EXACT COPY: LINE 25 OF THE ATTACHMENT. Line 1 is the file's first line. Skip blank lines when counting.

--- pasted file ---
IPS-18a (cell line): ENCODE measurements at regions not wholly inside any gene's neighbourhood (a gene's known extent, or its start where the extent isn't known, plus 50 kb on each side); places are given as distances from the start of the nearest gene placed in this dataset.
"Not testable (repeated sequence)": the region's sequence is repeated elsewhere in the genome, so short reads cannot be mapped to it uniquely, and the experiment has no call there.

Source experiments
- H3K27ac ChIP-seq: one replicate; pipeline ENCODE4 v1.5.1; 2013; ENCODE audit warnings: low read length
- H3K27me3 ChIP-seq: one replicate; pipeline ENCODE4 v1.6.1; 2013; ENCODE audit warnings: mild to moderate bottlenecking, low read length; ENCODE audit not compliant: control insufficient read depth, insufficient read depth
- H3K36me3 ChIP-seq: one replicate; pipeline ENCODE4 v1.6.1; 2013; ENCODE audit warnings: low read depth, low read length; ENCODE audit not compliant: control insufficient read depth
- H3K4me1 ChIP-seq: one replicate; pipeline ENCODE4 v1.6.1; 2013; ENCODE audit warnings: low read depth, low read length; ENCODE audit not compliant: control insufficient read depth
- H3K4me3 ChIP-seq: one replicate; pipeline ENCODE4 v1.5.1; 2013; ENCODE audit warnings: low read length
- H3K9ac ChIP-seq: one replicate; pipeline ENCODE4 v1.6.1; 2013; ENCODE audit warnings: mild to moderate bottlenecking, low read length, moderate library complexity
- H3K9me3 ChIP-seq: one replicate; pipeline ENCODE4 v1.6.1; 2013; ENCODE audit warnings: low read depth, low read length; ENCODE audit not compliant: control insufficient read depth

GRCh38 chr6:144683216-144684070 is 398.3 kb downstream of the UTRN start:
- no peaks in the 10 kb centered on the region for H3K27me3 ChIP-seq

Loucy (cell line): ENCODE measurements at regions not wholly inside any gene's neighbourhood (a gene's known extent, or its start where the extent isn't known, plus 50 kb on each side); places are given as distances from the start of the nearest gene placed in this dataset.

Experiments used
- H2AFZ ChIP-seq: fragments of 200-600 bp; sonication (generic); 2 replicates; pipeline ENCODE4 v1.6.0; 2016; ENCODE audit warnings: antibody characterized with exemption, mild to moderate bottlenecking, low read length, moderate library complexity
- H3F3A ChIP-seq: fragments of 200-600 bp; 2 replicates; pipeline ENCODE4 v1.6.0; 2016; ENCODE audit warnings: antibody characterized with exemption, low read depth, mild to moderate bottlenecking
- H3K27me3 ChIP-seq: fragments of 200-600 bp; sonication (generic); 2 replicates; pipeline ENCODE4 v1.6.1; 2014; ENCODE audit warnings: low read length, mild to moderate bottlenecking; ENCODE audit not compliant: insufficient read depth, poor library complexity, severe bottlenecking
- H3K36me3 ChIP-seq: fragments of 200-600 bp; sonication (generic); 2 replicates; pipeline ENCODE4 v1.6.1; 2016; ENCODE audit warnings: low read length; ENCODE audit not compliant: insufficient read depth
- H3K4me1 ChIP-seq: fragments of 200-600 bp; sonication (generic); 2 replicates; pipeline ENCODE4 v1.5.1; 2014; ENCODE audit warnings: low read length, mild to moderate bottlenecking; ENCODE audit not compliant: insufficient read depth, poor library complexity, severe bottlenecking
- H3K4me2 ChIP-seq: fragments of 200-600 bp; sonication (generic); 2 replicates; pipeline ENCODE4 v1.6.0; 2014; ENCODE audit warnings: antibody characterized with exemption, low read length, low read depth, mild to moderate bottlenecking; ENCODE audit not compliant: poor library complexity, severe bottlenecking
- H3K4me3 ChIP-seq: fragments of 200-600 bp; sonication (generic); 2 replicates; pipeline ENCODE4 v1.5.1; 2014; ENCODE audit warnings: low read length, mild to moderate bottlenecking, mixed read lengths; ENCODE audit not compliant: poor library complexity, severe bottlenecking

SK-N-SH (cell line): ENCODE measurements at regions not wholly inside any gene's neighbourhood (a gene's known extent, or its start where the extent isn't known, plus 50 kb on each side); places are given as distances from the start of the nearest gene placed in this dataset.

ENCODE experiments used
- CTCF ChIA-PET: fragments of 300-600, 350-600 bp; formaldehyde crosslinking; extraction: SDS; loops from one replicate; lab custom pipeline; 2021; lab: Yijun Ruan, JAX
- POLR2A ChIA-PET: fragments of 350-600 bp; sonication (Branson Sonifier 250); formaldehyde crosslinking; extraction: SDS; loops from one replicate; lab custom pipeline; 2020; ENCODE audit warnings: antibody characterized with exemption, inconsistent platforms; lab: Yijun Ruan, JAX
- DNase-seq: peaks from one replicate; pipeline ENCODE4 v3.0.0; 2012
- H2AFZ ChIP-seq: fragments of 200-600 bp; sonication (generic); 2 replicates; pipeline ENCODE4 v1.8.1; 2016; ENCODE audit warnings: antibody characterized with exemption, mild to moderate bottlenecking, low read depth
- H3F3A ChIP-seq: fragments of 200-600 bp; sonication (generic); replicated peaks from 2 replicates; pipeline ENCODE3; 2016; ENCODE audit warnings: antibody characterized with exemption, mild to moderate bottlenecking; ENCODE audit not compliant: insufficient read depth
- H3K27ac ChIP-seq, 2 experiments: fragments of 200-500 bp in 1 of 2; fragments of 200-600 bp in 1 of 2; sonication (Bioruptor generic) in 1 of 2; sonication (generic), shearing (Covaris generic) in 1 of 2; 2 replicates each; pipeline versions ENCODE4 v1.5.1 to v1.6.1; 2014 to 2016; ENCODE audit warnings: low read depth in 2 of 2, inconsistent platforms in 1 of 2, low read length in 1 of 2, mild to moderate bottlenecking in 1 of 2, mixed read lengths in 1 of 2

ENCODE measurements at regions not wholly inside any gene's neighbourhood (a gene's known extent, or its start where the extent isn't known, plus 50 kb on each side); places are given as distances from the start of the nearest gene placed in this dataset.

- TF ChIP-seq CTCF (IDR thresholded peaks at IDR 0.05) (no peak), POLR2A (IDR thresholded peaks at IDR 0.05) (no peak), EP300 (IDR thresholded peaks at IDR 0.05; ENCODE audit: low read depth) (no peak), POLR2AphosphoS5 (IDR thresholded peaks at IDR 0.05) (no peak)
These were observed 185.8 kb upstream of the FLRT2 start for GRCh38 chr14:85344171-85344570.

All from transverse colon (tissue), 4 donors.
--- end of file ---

- POLR2A ChIA-PET: fragments of 350-600 bp; sonication (Branson Sonifier 250); formaldehyde crosslinking; extraction: SDS; loops from one replicate; lab custom pipeline; 2020; ENCODE audit warnings: antibody characterized with exemption, inconsistent platforms; lab: Yijun Ruan, JAX